This plant is not nearly so much grown, or even so well known, as it deserves to be. As an exhibition plant, when well grown and flowered, it has few equals. Though the individual flowers are not very showy, yet when closely examined they are very beautiful, and as they are borne in the greatest profusion, a well - flowered specimen is a grand object; the flowers are also very persistent, lasting in good condition for months. It will thus be seen that this plant deserves a place in the smallest collection of greenhouse plants. It is also very useful for house-work when of moderate size, but is not suitable for cutting from, the flowers being too stiff for this purpose.

They are generally considered somewhat difficult plants to manage, and no doubt they require a good deal of care, else large portions of them will die off in the most unaccountable manner, and this more particularly should anything go wrong with the drainage. In potting, therefore, this should receive particular attention. Good drainage does not so much consist in the quantity of crocks as in the manner they are put in : they should be put in carefully, and not merely thrown in any way, under the idea that if plenty are put in the drainage must be all right. Further, the crocks should be washed clean before using, and then what particles of soil may be washed down during the process of watering will be less likely to find a lodgmerit among them. Great care should also be taken to prevent worms from finding their way into the pots, as these soon choke up the drainage. Should any find their way in, however, the best way to get rid of them will be to fill up the hole in the bottom with clay, and then fill the pot up with clear lime-water. This can be easily made by putting a few hot shells in a tub of water, and letting it stand for twenty-four hours or so before using.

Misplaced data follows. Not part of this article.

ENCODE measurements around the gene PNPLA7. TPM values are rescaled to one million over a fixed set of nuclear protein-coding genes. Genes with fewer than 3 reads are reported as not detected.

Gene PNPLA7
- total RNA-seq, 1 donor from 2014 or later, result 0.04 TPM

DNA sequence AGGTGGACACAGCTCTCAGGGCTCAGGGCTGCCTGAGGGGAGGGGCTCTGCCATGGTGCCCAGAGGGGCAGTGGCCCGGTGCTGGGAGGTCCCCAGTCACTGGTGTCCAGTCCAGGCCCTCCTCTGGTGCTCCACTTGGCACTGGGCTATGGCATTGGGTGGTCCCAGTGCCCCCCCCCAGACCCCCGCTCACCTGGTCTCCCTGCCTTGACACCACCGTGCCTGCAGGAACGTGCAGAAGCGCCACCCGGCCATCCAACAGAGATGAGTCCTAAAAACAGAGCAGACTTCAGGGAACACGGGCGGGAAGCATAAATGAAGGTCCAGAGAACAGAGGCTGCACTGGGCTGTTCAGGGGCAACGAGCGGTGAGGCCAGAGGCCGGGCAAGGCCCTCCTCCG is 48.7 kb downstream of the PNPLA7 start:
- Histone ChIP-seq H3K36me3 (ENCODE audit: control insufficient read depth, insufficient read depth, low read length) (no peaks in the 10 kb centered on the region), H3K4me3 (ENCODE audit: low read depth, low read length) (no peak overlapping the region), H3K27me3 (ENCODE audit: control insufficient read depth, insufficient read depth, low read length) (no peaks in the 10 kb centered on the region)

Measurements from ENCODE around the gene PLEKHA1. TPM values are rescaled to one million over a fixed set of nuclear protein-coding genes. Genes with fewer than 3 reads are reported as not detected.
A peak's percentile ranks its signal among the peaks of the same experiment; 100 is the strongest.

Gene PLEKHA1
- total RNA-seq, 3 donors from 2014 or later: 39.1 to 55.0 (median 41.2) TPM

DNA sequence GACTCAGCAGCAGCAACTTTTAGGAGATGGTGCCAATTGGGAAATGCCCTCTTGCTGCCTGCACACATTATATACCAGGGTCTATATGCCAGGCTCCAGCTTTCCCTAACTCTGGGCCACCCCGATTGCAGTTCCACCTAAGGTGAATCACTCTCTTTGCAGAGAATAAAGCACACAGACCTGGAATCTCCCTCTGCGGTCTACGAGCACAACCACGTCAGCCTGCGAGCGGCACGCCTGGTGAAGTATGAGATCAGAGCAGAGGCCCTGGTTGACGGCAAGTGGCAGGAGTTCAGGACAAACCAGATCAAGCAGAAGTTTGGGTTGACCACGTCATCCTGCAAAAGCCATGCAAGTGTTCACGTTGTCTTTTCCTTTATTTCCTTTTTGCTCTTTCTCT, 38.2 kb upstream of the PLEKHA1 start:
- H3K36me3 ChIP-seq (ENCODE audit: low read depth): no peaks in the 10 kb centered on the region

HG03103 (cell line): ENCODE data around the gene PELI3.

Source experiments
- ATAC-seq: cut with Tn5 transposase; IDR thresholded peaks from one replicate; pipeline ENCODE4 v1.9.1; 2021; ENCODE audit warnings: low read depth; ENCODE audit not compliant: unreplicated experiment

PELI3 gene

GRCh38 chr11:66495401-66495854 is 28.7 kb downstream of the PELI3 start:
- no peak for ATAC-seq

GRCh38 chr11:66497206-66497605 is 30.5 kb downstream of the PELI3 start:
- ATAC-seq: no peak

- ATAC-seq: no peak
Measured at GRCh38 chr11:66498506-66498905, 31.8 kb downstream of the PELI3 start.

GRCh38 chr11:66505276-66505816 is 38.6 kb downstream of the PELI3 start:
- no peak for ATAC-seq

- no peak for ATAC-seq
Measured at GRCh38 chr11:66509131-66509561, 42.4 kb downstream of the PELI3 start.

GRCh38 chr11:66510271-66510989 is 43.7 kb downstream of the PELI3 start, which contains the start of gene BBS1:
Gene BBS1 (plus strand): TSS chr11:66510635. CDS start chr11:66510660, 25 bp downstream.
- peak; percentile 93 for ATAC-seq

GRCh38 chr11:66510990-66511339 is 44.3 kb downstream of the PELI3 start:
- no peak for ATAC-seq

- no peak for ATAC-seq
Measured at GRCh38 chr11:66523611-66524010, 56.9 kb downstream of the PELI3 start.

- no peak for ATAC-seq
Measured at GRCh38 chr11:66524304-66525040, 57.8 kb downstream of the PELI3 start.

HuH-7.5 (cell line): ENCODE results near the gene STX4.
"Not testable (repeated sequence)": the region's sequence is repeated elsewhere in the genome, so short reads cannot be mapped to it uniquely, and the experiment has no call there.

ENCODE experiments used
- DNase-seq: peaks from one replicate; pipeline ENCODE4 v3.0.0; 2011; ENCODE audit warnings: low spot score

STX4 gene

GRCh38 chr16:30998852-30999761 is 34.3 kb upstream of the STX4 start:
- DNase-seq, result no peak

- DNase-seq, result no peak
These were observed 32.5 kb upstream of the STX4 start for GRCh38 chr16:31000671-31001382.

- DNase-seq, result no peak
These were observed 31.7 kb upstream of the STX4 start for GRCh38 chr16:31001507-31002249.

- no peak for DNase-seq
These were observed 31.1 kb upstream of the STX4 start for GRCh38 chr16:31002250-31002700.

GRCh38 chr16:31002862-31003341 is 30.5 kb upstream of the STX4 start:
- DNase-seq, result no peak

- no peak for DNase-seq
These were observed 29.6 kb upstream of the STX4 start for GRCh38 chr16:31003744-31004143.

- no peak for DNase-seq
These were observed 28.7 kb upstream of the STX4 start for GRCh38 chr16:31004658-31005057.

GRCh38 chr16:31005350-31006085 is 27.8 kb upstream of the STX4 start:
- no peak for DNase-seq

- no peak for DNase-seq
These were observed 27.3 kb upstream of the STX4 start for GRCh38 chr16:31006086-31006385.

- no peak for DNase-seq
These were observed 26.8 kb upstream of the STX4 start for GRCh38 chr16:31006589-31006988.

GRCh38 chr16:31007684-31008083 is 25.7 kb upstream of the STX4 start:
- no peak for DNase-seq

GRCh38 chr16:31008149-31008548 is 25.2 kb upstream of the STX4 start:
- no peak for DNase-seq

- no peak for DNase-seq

The clear water only should be used, and this will soon cause the worms to come to the surface, when they can be picked off. The pot may be allowed to stand for a few hours, when the clay should be removed and the water allowed to drain off. It will not harm the plant, but is certain death to the worms. The Genetyllis is a native of the Swan River. The soil best suited to its requirements consists of good peat and turfy loam, two-thirds of the former to one-third of the latter, and sufficient sand to keep all open. They are increased by cuttings of the half-ripened shoots, put in silver sand in the ordinary way under a bell-glass. Pot them off singly when rooted; pinch them when young to get them into shape, and the after-treatment will consist of shifting them when they require it, training them into the shape desired, and general watchfulness that they do not suffer for want of water, nor be afflicted by getting too much of it. J. G., W.